Amidst all the activity surrounding the start of school, the earthquake, the hurricane and ensuing power outages, some new signs have popped up on the windows of a vacant storefront in the Cape St. Claire shopping center. I only tuned in enough for it to register a couple of days ago. The red signs which I assume announce the arrival of a new business read, "Discount Tobacco." I saw some activity in the shop yesterday, but couldn't get a peak inside.
I guess a new Cape shop is better than a vacant storefront and, in this economy, we should probably be cheering for the success of any company. I've got to say, though, that smoking products are not up there on the top of my list of things I'd like to see open up in the shopping center. I can imagine that smokes are not cheap at Graul's, Bella's, and the Shell station but, frankly, I would like to see them cost a bloody fortune - not be even more convenient and cheap for my fellow Capers.
I don't mean to rag on smokers because I know it's an incredibly tough habit to kick. I can't even quit biting my nails, and they aren't jacked up with nicotine. I smoked cigarettes for a year or so during college after a semester abroad in England (where most of my bad habits either began or were amplified). The main thing that kept me from going past the point of no return upon my return to the states was the disapproval of my good friends and future fiance and the expense of it. It was neither socially acceptable nor affordable on my post-college, sandwich-making income.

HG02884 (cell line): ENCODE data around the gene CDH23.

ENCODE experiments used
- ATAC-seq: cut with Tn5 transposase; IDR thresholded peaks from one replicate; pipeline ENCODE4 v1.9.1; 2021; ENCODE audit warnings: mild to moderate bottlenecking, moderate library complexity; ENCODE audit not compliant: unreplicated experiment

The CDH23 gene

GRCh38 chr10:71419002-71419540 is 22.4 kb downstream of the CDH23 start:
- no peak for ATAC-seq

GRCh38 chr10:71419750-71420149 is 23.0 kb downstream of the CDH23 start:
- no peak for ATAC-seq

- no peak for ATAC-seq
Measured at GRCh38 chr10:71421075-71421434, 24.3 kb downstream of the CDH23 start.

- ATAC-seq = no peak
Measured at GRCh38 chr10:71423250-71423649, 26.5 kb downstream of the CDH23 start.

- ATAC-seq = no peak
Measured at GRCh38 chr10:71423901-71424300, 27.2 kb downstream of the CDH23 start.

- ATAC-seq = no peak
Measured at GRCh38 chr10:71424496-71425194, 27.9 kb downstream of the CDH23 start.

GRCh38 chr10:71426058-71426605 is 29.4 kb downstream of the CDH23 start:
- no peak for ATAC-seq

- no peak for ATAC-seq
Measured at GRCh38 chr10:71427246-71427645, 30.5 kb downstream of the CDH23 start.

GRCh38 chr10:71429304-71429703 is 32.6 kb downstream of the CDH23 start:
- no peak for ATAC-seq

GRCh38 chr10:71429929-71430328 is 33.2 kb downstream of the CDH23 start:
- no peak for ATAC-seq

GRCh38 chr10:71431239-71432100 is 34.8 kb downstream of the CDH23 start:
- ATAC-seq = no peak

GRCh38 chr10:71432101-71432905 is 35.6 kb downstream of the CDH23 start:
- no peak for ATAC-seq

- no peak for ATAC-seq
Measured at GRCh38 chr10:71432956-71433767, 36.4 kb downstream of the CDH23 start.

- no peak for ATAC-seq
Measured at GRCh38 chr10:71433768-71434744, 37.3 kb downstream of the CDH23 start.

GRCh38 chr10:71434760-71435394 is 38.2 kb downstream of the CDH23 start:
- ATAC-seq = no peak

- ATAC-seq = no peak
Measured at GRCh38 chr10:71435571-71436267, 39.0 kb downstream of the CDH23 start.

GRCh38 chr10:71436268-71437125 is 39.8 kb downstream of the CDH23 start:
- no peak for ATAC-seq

Both of my parents were smokers from their 1950s teen years through their 1970s young married life. I can remember as a five- or six-year-old when they were finally successful in their joint attempt to quit, about the time my Dad finished his medical school residency. They excitedly put me on the phone to my grandmother 3,000 miles away to tell her that Mommy and Daddy had "kicked the habit." My Dad continued to smoke a pipe for a few years after that, but he eventually gave it up as well.
So, I'm familiar with how easy it is to pick up the habit in our invincible youth and how dreadfully hard it is to quit when we wise up and start to get a sense of our mortality. It just makes me sad and a little angry when I see teenagers smoking on the corner behind the high school fondly known as "The Pit." It's so darn bad for them and is going to cost them and us in the years ahead. For the most part, laws protect the rest of us from second-hand smoke in bars, restaurants, and workplaces, but it doesn't protect us from the heartbreak of losing a loved one before their time to lung, mouth or throat cancer.
That's why I guess I'm just a little dismayed at the notion of a smoke shop opening up here in the Cape. The health food store in the shopping center was short lived but I fear a smoke shop will thrive (how ironic is that). Perhaps the business will be more slanted toward fine cigars and pipe tobacco than cigarettes. I've been known to enjoy a good cigar on occasion. Still, I would much rather have seen a pet supply store, a bakery, a seafood market, a florist (used to have one of those), a FOURTH beauty/barber shop, a craft shop, a sporting goods store, maybe a bait, tackle and boating supply shop, or dare I even dream it, a bookstore to replace Borders...
There are still several empty storefronts down at the shopping center. If any of you could open your own business down there, what would it be? What are your secret entrepreneurial dreams? What shops would you like to see somebody else open up? What do you find yourselves routinely seeking out beyond the boundaries of the Cape? Let's hope this economy finds a way out of the muck before too very long so that business throughout the Cape shopping center can thrive and grow.